• Whole Wheat Flour - Whole wheat flour is made by milling the entire wheat grain, instead of just the endosperm like most flours. This flour has a higher gluten content, coming in around 14%, so not surprisingly, we would not recommend substituting whole wheat flour for cake flour.
  • Self Rising Flour - Self rising flour is actually a mixture of all purpose flour and a rising agent, typically baking powder, and a dash of salt, so you will not need to add as much of either of these to your recipe. Self rising flour has a low protein content, so it can be a good cake flour substitute, as long as you account correctly for the remaining ingredients. This flour is ideal for biscuits and is a Southern staple!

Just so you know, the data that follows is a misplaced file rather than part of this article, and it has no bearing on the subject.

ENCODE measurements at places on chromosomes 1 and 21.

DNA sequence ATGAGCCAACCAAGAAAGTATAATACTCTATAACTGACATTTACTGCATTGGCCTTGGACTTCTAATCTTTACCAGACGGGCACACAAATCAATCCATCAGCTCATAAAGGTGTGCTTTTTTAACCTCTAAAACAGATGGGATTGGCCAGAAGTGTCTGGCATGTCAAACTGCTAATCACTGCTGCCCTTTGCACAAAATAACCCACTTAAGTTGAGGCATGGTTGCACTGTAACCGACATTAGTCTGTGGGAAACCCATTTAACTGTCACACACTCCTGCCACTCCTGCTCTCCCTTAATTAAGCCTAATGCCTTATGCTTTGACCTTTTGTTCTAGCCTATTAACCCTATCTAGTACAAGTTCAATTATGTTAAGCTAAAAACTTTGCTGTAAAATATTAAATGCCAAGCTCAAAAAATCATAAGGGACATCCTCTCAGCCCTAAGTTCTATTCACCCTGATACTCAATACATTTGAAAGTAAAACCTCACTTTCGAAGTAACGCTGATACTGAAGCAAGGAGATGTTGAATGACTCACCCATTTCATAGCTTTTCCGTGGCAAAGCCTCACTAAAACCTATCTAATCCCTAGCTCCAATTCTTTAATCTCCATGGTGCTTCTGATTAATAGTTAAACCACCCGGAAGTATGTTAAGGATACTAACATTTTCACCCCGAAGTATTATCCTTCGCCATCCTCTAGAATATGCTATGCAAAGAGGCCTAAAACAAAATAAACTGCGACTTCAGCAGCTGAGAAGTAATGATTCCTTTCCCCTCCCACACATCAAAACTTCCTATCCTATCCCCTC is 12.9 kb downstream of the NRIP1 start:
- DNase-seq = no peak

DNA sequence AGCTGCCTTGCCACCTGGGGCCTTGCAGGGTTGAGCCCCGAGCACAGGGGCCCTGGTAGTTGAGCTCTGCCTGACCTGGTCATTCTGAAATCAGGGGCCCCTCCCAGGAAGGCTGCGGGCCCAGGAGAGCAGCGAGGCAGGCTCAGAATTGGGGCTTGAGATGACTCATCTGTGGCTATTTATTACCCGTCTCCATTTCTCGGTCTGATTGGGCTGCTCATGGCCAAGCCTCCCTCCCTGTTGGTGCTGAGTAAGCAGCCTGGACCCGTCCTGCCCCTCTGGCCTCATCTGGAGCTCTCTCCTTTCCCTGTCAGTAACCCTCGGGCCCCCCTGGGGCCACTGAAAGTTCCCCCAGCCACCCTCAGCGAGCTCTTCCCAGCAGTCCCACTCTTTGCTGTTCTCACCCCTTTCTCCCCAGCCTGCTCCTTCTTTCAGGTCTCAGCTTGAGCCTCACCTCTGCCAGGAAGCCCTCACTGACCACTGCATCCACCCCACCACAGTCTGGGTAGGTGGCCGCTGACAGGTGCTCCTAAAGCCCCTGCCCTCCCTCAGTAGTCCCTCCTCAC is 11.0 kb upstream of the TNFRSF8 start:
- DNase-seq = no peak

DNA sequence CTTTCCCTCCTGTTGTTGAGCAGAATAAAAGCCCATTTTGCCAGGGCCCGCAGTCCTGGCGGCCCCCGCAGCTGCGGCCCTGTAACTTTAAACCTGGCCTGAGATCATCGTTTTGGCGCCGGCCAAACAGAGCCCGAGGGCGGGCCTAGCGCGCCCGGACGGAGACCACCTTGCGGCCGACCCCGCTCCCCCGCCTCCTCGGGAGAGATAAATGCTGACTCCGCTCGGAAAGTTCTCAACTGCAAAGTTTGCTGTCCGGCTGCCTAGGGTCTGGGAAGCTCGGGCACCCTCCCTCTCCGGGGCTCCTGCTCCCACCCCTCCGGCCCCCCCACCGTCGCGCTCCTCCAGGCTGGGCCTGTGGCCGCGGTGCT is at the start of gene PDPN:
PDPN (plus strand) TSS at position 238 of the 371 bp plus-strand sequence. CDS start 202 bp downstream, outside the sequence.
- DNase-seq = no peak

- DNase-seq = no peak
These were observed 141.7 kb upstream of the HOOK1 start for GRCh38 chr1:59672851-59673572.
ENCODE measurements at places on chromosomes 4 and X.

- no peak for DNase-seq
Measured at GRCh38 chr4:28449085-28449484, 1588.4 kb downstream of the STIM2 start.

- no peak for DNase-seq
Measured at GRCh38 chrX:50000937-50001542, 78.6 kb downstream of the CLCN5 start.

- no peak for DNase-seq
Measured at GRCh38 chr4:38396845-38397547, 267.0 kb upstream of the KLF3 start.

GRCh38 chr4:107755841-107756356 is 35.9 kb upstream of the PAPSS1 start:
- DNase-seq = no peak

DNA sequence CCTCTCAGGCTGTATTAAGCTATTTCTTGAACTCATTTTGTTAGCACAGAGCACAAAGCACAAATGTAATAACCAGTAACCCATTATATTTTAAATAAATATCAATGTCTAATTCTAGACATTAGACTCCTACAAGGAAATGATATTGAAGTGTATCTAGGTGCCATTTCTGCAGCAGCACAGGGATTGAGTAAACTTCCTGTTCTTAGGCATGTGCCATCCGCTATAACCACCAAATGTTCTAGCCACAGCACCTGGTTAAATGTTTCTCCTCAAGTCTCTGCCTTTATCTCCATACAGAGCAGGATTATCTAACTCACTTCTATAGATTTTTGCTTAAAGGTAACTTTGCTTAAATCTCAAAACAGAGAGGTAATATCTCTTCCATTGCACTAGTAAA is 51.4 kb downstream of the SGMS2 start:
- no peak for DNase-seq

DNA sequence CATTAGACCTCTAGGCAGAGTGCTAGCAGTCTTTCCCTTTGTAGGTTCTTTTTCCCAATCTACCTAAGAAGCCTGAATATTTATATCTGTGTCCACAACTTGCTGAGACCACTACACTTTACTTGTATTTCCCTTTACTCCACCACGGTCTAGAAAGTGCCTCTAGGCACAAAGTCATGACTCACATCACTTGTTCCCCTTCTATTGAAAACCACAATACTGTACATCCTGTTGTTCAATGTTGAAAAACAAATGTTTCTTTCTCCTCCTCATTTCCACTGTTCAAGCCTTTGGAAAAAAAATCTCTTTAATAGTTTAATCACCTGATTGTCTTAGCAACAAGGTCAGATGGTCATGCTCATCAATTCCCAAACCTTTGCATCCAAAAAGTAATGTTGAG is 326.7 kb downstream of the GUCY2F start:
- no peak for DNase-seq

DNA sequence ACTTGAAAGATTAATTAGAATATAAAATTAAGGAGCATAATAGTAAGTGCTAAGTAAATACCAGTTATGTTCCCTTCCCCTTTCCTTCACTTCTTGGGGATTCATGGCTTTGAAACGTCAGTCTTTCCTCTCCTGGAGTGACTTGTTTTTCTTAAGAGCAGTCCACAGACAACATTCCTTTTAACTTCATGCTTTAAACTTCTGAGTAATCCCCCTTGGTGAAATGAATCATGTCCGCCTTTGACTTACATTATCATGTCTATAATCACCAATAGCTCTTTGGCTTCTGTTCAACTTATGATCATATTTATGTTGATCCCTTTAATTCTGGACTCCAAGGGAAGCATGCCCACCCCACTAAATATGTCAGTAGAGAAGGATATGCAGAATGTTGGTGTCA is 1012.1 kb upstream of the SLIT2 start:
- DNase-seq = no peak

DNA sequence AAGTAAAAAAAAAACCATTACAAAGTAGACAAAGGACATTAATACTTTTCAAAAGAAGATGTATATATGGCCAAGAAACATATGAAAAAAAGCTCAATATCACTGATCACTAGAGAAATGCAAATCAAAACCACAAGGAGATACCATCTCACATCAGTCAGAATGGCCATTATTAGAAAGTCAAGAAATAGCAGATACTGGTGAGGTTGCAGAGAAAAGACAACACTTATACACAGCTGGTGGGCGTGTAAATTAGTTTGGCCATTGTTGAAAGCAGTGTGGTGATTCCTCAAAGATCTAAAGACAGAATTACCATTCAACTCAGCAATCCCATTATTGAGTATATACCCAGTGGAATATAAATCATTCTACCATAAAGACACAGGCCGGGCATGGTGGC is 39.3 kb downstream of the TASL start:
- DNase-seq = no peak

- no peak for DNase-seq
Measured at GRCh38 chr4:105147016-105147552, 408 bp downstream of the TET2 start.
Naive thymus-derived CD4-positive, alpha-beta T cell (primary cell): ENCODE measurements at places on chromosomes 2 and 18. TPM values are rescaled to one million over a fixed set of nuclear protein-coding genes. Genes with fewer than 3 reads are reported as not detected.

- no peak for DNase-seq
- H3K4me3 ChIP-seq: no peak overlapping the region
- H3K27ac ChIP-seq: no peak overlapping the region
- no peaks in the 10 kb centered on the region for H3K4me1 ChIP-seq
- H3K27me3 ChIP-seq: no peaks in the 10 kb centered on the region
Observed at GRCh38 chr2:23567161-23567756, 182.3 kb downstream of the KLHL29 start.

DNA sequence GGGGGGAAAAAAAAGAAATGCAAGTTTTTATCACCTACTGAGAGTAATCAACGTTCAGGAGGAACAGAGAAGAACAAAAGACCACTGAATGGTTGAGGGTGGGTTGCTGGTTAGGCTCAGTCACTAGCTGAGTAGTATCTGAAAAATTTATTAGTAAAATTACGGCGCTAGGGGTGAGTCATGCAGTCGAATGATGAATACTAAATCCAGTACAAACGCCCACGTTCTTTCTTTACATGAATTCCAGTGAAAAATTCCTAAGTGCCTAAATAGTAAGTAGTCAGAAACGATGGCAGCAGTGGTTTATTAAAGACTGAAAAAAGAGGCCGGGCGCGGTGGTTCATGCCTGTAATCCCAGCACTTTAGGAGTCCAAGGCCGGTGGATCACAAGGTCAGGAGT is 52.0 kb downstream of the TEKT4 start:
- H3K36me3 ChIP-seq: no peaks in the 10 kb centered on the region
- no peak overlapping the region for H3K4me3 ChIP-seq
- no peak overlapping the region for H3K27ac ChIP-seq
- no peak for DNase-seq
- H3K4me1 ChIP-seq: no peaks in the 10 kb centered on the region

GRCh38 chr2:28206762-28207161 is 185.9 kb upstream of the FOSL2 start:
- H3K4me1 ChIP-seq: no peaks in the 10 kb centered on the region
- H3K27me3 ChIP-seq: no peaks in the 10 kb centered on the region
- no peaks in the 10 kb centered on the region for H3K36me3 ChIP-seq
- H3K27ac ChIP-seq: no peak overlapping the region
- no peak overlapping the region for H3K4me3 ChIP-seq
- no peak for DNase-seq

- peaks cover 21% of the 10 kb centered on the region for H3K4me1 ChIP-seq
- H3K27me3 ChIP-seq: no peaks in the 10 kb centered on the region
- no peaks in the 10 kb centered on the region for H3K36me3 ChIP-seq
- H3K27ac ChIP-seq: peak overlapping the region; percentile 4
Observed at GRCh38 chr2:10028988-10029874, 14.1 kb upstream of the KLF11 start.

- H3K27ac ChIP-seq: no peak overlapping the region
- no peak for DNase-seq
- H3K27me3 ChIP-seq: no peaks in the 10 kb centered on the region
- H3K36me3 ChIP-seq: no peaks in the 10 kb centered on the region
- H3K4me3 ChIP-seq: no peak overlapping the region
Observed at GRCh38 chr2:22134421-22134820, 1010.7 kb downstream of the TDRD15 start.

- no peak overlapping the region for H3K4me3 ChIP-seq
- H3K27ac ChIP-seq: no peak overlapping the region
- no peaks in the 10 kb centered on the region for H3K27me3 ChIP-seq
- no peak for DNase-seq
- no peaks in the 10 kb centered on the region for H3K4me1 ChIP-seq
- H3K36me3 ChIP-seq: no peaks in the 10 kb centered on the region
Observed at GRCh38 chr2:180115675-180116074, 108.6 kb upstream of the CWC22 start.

• Pastry Flour - Pastry flour is a compromise between all purpose and cake flour, with about 8-9% protein content. They say that a good pastry flour substitute is a mix of all purpose and cake flour, actually. This would be a good alternative to cake flour (probably the best one of all) but is rarer than either cake or all purpose flour!

cake flour substitutes

There’s really only one important thing to remember when baking a cake: let us try some at the end! Okay, that was a joke, but there are a lot of little intricacies to making delicious, tall, fluffy cakes, and cake flour is only one of them! We recommend doing your best to use the real thing whenever possible, but that does not mean your cake will not be delicious if you end up needing to substitute! We will even taste test for you, if you need it!

43 Comments

  1. Carol Bodmer